Reader Question: Question on R-E-S-P-E-C-T

I had a reader question recently that I thought was quite timely as I have been thinking a lot lately about R-E-S-P-E-C-T and horses.

Hi Deanna

I am a faithful reader of your blog. I wrote to you for the first time about l

ongeing my rescue horse and how to stop her from cheating on the circle and changing directions and found your advice perfect and immediately affective. So I had to write you again…

I have a second question, the Woman who helps me work with that rescue horse has a quarter horse arab up for sale, I have been riding him and happened to fall in love with him and have experienced that once in a life time fit. She gifted me the horse, I know I’m in shock too.

She had let 10 buyers go by and said when she saw how we clicked and bonded that it was more important that he be loved the way he deserved to be loved rather than selling him to the highest bidder. He is by far the most eager and loving horse I’ve ever owned.

He is obedient, will go where ever when ever and through what ever I want. He is the first horse I have honestly ever trusted with not one vice till now.
He always has to touch me by either licking my hand, smelling me, or just touching me with his muzzle, he is 15 and was born at the ranch and very affectionate and fond of people as are all of Jill’s horses.

He is like a guard horse and wont let any other horses near me if he can help it (only while I’m in the pasture with him).

I have spoiled him rotten with something always being in my hand for him…as I’m sure you have all ready figured out what my problem is..lol.

I have stopped giving him treats, it kills me but I have too because now when ever I enter the pasture he comes to me right away and is all over me looking for the goodies and does not believe me when I tell him I have none.

Today I almost lost my fingers, my ear, and my boobies hahaha.

So I’ve created this monster now how do I turn him back to the gentleman he used to be?

Just a note, Jill in the 15yrs that she owned him rarely if ever treated him, once in a while they would get carrots in their buckets and occasionally a piece of a carrot after a good ride.

I’m afraid I have spoiled him into alpha horse when I am on the ground with him. I have a good sense of timing when it comes to pressure and release or take and give but I don’t know what to do on the ground to stop this mouthing.

He’s like a puppy that wants to lick everybody all the time. I have stopped washing my hair with my apple shampoo (please don’t ask).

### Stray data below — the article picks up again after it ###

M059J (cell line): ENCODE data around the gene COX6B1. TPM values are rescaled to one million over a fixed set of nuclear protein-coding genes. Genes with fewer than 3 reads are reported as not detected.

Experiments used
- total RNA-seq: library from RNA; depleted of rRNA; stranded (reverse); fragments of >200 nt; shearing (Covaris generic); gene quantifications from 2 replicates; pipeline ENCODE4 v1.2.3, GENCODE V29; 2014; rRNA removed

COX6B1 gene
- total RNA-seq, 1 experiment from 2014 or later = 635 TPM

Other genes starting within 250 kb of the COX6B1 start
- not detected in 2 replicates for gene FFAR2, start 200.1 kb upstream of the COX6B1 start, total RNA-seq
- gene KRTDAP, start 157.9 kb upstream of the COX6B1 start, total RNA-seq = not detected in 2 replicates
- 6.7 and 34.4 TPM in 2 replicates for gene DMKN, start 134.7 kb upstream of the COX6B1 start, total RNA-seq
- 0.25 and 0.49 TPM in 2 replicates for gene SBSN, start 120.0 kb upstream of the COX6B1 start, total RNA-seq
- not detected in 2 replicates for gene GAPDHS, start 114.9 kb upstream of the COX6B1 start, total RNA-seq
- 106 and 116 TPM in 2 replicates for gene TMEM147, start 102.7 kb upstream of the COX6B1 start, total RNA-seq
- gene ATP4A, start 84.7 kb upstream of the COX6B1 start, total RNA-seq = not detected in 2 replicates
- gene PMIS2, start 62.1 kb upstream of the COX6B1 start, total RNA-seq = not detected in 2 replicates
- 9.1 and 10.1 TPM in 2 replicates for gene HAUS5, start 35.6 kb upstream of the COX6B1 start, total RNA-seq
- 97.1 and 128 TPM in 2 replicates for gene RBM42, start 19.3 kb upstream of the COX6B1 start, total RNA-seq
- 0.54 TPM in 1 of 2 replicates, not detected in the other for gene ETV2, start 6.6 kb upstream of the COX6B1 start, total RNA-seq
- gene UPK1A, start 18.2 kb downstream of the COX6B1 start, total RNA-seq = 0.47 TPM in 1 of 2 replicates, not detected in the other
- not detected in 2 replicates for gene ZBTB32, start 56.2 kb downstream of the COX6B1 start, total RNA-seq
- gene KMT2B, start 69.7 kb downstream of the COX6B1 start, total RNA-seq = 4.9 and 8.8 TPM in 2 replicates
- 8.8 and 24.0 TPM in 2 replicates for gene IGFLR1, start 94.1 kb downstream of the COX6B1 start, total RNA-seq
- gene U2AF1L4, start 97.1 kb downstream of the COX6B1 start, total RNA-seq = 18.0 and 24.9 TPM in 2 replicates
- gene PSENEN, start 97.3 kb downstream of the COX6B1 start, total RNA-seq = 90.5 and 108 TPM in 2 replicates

HELP!

Carolyne

Hi Carolyne,

I’m so glad I could help you with your longe line problem!

How great is it that she gifted you the horse? That does not happen everyday so the two of you must really have something special.

I think this is a great example of how treats can bring out the dark side on even the most well behaved horse!

I can say don’t do this or don’t do that to a client and it won’t always hit home until they see the “why”. Once we make a mistake with a horse that has a negative effect we learn much faster and with more understanding.   Horses really are the best teachers!

One of my students has a horse that loves to nibble on her, and she was telling me about a trainer who uses treats to train the horse to stop being mouthy. Right away a red flag was raised, and I said, “Treats often lead to aggression in horses”. Of course there are exceptions to every rule, but even the most wonderful horse can turn on you when given treats by hand.

Horses are completely different than most other domesticated animals.

Horse’s need to be periodically put in their place just the way the herd leader establishes his dominance by knocking the offenders around.

So with that established, we can get to the “fix” for the problem.

A few things that I use to rehab a biter:

1. Never allowing the horse near my hand or any other body part without my initiation
2. I “bite” the horse back with my hand
3. A good knee/thigh to the belly
4. Consistency

A horse that bites and is not a pig will give you some signals before he bites you.

It all begins with a turn of the head. I like my horses to keep their head facing straight ahead in a ready position when I am working around them. A bite begins with a look, then maybe a lick, and then maybe a lip nibble, and then the actual bite. Sometimes it’s just a look with no other signs.  So if you keep the head away from your body and looking straight ahead you should be safe.
If I want a horse to turn his head in my or any direction I ask him to do so, I don’t allow him to do it on his own.